In his book Talking Prices, Olav Velthuis points out that the collapse of the art market in the early 1990s resulted in a widespread shift away from the ‘superstar’ pricing of the go-go 80s, and towards a ‘prudent’ pricing in the 1990s. Art dealers saw the watershed collapse of fantastic(al) prices as a moment not of panic, but of purification. Suddenly, the come-lately collectors from Japan and elsewhere who would buy dubious quality art at dubiously high prices would be forced out of the market.
Superstar prices would ruin artists’ integrity; superstar dealers “trample the morals of the market, treating an artwork overtly as a commodity, with status as well as investment overtones” (151). These dealers potentially further destabilize the art market, resulting in negative effects on everyone else.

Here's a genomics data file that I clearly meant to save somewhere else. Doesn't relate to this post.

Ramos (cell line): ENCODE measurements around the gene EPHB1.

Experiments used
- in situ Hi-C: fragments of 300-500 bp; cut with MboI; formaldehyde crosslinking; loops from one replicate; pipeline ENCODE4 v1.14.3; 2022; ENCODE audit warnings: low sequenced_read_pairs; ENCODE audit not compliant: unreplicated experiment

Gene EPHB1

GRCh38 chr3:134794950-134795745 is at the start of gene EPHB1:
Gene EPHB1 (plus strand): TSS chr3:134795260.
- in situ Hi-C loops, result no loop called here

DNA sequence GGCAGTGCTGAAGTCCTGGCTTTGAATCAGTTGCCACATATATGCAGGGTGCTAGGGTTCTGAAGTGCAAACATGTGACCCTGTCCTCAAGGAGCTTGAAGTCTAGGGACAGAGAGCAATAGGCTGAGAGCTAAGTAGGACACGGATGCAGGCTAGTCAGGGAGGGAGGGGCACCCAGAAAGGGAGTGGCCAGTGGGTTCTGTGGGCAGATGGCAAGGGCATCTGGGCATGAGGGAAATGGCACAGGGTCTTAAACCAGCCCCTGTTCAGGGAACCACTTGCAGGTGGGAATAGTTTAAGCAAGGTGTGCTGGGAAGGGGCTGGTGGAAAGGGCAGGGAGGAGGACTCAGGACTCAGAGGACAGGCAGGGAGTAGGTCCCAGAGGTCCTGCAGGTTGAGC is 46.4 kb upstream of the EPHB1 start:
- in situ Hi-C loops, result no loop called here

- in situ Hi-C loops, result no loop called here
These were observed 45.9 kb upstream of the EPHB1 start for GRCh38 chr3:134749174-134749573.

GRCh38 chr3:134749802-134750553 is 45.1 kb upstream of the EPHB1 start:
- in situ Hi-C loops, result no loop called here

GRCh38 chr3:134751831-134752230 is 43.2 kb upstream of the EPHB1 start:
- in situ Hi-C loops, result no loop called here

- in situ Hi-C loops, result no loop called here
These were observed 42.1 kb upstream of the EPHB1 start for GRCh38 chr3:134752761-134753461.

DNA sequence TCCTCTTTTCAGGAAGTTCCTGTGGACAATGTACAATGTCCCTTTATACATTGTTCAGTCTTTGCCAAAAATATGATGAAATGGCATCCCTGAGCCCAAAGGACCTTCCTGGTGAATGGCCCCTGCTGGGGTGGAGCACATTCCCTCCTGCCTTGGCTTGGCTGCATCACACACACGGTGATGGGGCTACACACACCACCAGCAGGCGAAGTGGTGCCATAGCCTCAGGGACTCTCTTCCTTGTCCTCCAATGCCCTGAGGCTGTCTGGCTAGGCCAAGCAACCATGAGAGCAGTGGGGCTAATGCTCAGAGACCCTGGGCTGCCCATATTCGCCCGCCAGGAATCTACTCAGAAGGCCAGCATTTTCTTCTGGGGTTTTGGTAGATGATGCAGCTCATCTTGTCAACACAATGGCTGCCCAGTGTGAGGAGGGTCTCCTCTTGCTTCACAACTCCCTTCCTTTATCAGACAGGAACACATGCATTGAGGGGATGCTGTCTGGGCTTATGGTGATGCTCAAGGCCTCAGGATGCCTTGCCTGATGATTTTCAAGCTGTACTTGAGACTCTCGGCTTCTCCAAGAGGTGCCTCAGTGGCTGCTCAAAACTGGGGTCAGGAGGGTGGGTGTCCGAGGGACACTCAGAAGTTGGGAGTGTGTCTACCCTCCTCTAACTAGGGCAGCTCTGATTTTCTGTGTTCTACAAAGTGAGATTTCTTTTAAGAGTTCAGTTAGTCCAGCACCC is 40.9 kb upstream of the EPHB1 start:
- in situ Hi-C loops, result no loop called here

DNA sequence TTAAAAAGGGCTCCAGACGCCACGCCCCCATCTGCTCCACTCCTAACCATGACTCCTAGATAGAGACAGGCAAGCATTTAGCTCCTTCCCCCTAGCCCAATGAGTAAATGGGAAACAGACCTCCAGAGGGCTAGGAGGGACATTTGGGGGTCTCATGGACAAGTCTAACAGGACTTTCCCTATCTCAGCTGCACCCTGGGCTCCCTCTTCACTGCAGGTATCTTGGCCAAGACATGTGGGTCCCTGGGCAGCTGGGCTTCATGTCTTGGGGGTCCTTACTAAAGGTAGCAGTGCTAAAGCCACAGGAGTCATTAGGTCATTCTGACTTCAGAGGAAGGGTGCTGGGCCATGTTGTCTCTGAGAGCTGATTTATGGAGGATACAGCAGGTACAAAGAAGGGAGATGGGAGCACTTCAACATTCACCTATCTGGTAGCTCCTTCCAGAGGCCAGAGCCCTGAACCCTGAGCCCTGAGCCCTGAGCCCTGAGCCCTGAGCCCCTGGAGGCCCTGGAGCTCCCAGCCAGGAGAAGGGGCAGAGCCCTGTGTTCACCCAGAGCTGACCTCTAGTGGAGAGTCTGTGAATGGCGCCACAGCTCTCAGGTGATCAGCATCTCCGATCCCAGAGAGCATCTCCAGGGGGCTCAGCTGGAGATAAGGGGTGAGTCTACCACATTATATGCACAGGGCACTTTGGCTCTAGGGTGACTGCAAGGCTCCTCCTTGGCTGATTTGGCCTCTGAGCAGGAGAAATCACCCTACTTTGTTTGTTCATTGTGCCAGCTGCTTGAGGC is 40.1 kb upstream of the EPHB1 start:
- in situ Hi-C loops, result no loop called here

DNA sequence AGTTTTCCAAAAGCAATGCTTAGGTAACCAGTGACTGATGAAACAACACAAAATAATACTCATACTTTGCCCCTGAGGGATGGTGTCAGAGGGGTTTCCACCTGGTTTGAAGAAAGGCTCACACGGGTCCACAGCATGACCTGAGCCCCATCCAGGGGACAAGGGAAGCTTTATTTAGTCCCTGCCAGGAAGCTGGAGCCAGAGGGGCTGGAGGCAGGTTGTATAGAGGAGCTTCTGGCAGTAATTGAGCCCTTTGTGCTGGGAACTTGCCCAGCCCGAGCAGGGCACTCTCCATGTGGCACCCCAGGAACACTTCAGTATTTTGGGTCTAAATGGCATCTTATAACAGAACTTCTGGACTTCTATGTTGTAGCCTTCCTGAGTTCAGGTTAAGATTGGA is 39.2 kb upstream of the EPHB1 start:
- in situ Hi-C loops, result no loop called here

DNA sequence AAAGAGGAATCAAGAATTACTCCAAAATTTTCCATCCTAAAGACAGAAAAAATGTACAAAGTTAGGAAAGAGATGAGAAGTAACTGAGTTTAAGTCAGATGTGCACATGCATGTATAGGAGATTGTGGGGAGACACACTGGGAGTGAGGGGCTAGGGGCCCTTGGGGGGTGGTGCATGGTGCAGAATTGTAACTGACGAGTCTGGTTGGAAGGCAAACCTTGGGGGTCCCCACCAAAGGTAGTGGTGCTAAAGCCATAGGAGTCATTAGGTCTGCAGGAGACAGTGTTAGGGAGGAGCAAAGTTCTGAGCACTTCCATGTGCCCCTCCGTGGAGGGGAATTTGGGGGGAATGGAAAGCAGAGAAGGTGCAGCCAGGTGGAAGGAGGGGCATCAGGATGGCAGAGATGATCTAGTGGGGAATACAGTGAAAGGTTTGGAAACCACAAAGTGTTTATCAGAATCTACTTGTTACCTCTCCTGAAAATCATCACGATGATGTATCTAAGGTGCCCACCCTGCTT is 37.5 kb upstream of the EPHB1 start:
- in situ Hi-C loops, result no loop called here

That artists themselves would bear the brunt of the suffering as a result of lower prices was a feature, not a bug. True, these lower, more slowly rising prices for an artist’s work benefit collectors much more than artists. Prudent pricing would make artists more responsible. Velthuis also argues that “for most artists pricing prudently means that they cannot make a living form their work” (155). But for dealers, this moment of purification allowed them to re-establish control over art prices more broadly, and to do so within a moral framework.
There are parallels to the so-called Pain Caucus, so named because in the face of massive unemployment, these policy-makers and federal reserve chairpeople think that short-term deficits are the crises on which we should focus. There is a moral element here as well: that after the profligate borrowing and spending of the early ‘aughts, workers need to suffer some. Why it is workers who need to bear the brunt of this suffering, I leave to your own political imagination.